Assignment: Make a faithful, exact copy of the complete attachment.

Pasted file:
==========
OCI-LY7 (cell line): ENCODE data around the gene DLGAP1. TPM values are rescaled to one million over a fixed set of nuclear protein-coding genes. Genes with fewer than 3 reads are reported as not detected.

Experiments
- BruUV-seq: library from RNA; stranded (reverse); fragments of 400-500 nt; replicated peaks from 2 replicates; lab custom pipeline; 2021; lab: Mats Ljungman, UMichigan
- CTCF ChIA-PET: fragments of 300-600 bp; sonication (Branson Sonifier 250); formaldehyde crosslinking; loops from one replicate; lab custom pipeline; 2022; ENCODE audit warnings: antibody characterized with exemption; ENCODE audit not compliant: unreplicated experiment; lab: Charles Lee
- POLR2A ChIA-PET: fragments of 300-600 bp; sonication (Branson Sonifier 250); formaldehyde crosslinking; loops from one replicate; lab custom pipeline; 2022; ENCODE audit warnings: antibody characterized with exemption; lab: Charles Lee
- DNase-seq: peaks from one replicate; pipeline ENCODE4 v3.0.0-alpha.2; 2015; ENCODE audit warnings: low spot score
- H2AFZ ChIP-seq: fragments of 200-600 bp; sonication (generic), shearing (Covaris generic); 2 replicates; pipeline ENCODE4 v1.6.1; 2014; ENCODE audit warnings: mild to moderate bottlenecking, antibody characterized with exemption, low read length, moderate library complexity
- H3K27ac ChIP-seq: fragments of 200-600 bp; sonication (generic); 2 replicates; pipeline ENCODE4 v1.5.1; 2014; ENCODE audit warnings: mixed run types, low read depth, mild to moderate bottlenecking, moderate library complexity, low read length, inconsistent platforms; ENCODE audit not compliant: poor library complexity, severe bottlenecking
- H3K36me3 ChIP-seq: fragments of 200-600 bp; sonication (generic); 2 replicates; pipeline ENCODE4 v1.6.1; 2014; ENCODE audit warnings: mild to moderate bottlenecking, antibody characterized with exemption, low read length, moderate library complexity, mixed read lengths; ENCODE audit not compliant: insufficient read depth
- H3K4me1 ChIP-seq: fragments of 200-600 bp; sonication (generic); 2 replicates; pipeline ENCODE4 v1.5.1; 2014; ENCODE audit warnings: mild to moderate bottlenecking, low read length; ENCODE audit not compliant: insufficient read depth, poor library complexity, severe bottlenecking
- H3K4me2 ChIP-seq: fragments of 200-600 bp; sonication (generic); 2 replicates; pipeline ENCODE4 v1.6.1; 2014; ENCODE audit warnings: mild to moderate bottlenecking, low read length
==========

OCI-LY7 (cell line): ENCODE data around the gene DLGAP1. TPM values are rescaled to one million over a fixed set of nuclear protein-coding genes. Genes with fewer than 3 reads are reported as not detected.

Experiments
- BruUV-seq: library from RNA; stranded (reverse); fragments of 400-500 nt; replicated peaks from 2 replicates; lab custom pipeline; 2021; lab: Mats Ljungman, UMichigan
- CTCF ChIA-PET: fragments of 300-600 bp; sonication (Branson Sonifier 250); formaldehyde crosslinking; loops from one replicate; lab custom pipeline; 2022; ENCODE audit warnings: antibody characterized with exemption; ENCODE audit not compliant: unreplicated experiment; lab: Charles Lee
- POLR2A ChIA-PET: fragments of 300-600 bp; sonication (Branson Sonifier 250); formaldehyde crosslinking; loops from one replicate; lab custom pipeline; 2022; ENCODE audit warnings: antibody characterized with exemption; lab: Charles Lee
- DNase-seq: peaks from one replicate; pipeline ENCODE4 v3.0.0-alpha.2; 2015; ENCODE audit warnings: low spot score
- H2AFZ ChIP-seq: fragments of 200-600 bp; sonication (generic), shearing (Covaris generic); 2 replicates; pipeline ENCODE4 v1.6.1; 2014; ENCODE audit warnings: mild to moderate bottlenecking, antibody characterized with exemption, low read length, moderate library complexity
- H3K27ac ChIP-seq: fragments of 200-600 bp; sonication (generic); 2 replicates; pipeline ENCODE4 v1.5.1; 2014; ENCODE audit warnings: mixed run types, low read depth, mild to moderate bottlenecking, moderate library complexity, low read length, inconsistent platforms; ENCODE audit not compliant: poor library complexity, severe bottlenecking
- H3K36me3 ChIP-seq: fragments of 200-600 bp; sonication (generic); 2 replicates; pipeline ENCODE4 v1.6.1; 2014; ENCODE audit warnings: mild to moderate bottlenecking, antibody characterized with exemption, low read length, moderate library complexity, mixed read lengths; ENCODE audit not compliant: insufficient read depth
- H3K4me1 ChIP-seq: fragments of 200-600 bp; sonication (generic); 2 replicates; pipeline ENCODE4 v1.5.1; 2014; ENCODE audit warnings: mild to moderate bottlenecking, low read length; ENCODE audit not compliant: insufficient read depth, poor library complexity, severe bottlenecking
- H3K4me2 ChIP-seq: fragments of 200-600 bp; sonication (generic); 2 replicates; pipeline ENCODE4 v1.6.1; 2014; ENCODE audit warnings: mild to moderate bottlenecking, low read length